My close call came one October night several years ago back when I still lived in Chicago. I was once into what's affectionately called the "leather scene" and owned chaps, biker jacket, boots, and other accouterments that passed the dress code in either a gay leather establishment or a biker bar. That particular night, I had been hanging out at the Eagle, one of Chicago's foremost leather establishments. I had stayed late, arriving after midnight and leaving near closing, at close to four o'clock in the morning. I had made a new friend and we were making our way to my car, which was parked on a side street that ran parallel to St. Boniface Cemetery. It was a very dark and quiet side street, made all the more so by the late night hour. My companion and I weren't thinking about things like fag bashers or hate crimes. But we suddenly were when we noticed an idling old car parked just opposite from my own. The car was a souped up muscle vehicle of some sort and inside it, we could see several dark figures, all turning their heads, alert, as we approached. Both of us tensed and quickened our pace. Even in the middle of a metropolis like Chicago, it was easy to feel vulnerable and alone. And we felt even more vulnerable when the still of the quiet night was broken by the sound of car doors opening. Suddenly, my friend and I stopped, feeling exposed in our leather gear, as four young men emerged from the car. To the man, they all sported shaved heads and were dressed in uniforms of baggy jeans and hoodies.

And one of them was carrying an aluminum baseball bat.

They didn't call us "fags" or "queers". They didn't say anything. Their silence was perhaps more frightening than if they had hurled epithets our way. To reach my car, we would have to walk right by them...and it didn't appear as though they were planning to let us pass.

It was like being confronted by a Grizzly in the woods, or a lion in the jungle. What do you do? Run the other way, knowing that four strong men are on your heels? Try to get to your car and hope that the baseball bat was for a late night game of sandlot?

We froze. The four, as a unit, moved closer. One of the guys, the one with the bat, grinned, swinging the bat slightly.

This was a moment of irrational fear. My heart pounded. A trickle of sweat ran down by back.

In books, they call what happened next predictable or deus ex machina, but at just that moment, one of Chicago' finest rolled down the quiet street, very slowly, toward us. The men got in their cars quickly. And so did we.

Thankfully, I do not know what the outcome of that night would have been had not the police come along on such a fortunate patrol.

But the incident did stick with me for many years, until I got around to dramatizing the incident as the opening to Bashed. But in my fictional world, no police car came to the rescue and the pair of guys emerging from the leather bar end up bashed very badly...with an aluminum baseball bat. Its chilling to think that one of your characters could have been you, a you that might not have survived to tell a tale again.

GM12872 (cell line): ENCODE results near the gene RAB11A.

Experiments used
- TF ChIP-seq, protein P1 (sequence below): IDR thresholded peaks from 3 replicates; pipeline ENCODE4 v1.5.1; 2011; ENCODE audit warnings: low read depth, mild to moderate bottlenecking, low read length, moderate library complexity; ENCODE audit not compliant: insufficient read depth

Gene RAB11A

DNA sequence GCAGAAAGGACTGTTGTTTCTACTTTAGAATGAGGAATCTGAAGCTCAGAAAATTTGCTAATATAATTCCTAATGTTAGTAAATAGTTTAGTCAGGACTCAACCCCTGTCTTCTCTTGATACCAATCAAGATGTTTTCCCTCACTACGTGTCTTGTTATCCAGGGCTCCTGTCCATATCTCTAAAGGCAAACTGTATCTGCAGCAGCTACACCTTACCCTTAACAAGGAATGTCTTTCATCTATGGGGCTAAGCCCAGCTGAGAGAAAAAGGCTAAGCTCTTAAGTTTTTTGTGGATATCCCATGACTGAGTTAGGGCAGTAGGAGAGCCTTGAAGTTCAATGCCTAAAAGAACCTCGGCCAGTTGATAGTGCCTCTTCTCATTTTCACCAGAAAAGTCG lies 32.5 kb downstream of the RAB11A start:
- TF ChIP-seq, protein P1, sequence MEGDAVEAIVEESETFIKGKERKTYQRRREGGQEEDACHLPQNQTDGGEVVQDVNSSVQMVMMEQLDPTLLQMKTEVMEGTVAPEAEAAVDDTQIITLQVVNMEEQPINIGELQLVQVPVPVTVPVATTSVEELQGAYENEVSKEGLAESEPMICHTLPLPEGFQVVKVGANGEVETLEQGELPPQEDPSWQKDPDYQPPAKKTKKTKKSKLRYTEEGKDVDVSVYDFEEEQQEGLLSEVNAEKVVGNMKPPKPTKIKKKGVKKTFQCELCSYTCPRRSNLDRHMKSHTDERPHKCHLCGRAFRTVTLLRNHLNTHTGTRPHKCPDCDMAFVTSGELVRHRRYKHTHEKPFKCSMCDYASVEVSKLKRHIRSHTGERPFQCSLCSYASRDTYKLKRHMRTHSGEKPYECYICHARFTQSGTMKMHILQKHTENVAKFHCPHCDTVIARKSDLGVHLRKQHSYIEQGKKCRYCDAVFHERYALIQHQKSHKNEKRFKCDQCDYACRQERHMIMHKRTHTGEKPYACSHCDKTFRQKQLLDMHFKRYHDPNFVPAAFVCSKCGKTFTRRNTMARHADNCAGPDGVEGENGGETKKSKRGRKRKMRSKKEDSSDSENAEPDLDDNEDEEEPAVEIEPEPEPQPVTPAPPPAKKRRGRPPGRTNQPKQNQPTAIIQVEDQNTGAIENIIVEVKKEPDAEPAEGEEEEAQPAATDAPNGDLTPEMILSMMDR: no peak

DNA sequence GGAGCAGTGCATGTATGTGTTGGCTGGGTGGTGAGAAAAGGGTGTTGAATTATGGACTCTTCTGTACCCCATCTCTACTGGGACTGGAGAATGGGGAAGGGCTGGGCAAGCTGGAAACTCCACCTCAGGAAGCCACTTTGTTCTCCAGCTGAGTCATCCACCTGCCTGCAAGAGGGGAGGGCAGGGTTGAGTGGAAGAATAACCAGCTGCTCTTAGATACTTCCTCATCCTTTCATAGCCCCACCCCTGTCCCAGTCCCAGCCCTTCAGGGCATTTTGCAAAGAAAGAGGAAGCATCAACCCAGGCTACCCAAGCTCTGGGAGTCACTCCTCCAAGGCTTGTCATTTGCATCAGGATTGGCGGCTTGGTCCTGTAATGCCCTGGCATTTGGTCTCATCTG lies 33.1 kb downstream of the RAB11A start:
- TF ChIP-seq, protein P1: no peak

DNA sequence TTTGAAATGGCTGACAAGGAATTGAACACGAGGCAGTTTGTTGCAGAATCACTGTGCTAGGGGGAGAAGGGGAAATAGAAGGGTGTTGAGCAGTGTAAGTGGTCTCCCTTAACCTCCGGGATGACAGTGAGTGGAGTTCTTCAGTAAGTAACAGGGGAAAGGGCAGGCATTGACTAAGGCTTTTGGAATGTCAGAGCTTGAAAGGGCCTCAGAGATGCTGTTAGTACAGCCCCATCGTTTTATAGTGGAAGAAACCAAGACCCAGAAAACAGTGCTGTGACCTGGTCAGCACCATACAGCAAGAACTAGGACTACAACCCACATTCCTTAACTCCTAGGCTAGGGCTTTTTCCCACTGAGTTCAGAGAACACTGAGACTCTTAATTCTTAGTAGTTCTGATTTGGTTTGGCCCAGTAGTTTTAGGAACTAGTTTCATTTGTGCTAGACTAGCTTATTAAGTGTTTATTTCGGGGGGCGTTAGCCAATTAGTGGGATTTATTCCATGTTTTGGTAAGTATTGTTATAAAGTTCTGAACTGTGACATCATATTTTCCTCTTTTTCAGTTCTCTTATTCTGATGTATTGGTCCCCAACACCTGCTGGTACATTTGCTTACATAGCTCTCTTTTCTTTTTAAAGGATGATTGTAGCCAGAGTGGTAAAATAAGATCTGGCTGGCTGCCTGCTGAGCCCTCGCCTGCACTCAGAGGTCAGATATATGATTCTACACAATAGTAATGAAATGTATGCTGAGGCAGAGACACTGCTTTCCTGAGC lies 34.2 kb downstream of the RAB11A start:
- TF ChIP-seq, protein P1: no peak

BUY your copy of Bashed.

Rick R. Reed is the author of ten novels and has short fiction in more than twenty anthologies. He lives in Seattle, WA. Find out more about the author at his website.


Rick R. Reed has been hailed as "the Stephen King of gay horror" (Unzipped magazine, October 2006) and his dark, suspenseful fiction has been called, "a harrowing ride through cutting-edge psychological horror" (Douglas Clegg, author of The Attraction) and having a "knack for presenting the gruesome lower depths of a soul" (New City).

His most recent novels include Dead End Street, a young adult horror novel; Orientation, an EPPIE award-winning novel about lost love, reincarnation, and sexual orientation; a sexy thriller called High Risk about a bored housewife who chooses a very handsome--and very psychotic--stranger to come on to; Deadly Vision, a paranormal page-turner about a psychic reluctantly caught up in the murders of two teenage girls in her small western Pennsylvania town; In the Blood, a tragic vampire love story, and IM, a thriller about a serial killer preying on gay men using online gay hookup sites.

Past writing credits include A Face Without a Heart, a modern-day, Chicago-set version of Oscar Wilde's The Picture of Dorian Gray; Penance; and Obsessed. Both Penance and Obsessed were published in Dell's lauded horror line, Abyss and, together sold more than 80,000 copies. Both books were reissued in 2006. His horror short story collection, Twisted: Tales of Obsession and Terror, was published in 2006. His short fiction has appeared in more than twenty anthologies. He lives in Seattle, WA with his partner.

Friday, April 3, 2009

Calendar of Guest Author Blogs....APRIL 2009

FRIDAY, APRIL 10, 2009
For April, we kick off our Guest Author Blogs with none other than Rick R. Reed. He's been called "The Stephen King of gay horror." Rick will open up about himself and his new novel, BASHED. Mark your calendar and be here on Friday, April 10th. He's dark and handsome and totally into horror and suspense.

FRIDAY, APRIL 24, 2009
It's a real treat to welcome Moondancer Drake on Friday, April 24th, for an interactive day of comments or questions with Moondancer. Her first book, ANCESTRAL MAGIC, has just been released by PD Publishing and she will share a bit about herself and her paranormal book and be available live, in between her busy schedule, to interact with readers and comments for the whole day. Don't forget to jot down the date to come and meet Moondancer Drake.